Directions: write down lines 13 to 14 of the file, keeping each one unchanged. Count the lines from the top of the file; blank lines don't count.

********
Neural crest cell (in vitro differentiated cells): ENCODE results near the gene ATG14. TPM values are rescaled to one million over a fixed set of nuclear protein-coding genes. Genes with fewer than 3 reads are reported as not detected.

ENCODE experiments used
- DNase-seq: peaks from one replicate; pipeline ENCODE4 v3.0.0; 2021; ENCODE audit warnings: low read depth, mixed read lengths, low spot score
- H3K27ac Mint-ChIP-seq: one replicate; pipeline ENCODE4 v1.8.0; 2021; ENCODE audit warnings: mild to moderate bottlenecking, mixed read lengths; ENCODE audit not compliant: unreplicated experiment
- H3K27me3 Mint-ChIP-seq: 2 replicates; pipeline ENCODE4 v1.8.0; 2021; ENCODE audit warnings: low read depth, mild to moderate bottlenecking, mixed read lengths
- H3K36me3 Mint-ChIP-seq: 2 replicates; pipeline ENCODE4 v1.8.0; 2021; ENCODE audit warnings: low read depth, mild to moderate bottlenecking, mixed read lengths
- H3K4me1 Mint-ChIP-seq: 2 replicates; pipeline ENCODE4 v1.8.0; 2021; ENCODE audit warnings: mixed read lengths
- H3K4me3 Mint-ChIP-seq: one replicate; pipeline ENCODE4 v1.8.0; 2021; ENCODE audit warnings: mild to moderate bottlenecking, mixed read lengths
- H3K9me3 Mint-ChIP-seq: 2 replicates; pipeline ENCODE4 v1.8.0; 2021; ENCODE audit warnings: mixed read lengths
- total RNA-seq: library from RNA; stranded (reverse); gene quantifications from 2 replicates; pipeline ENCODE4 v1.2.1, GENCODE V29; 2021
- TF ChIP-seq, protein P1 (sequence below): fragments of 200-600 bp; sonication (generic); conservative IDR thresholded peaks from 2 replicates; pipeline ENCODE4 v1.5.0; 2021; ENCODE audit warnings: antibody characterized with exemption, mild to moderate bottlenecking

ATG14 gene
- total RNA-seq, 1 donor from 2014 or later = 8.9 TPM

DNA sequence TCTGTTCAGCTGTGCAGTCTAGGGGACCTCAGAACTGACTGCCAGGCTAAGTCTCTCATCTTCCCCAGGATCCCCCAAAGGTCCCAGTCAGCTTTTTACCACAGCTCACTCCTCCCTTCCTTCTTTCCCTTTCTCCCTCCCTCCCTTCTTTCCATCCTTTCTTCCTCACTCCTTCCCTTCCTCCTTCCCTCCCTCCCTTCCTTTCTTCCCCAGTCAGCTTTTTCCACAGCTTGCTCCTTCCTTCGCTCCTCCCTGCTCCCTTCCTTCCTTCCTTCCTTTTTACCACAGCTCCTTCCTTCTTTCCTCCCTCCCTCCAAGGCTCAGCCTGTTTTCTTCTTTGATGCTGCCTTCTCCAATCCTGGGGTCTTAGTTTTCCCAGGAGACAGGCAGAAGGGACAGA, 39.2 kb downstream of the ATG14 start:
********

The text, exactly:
- total RNA-seq, 1 donor from 2014 or later = 8.9 TPM

DNA sequence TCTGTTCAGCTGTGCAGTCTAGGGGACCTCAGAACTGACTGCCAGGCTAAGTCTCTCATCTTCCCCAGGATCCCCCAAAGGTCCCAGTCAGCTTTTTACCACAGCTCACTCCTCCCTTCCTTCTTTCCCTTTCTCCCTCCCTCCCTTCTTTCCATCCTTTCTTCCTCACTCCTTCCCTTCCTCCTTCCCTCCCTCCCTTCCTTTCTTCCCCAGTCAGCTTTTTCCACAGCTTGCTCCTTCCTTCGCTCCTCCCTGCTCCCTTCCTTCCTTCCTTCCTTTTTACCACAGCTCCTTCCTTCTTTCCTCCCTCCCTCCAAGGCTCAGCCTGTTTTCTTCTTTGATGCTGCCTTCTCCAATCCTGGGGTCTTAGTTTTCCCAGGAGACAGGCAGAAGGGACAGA, 39.2 kb downstream of the ATG14 start: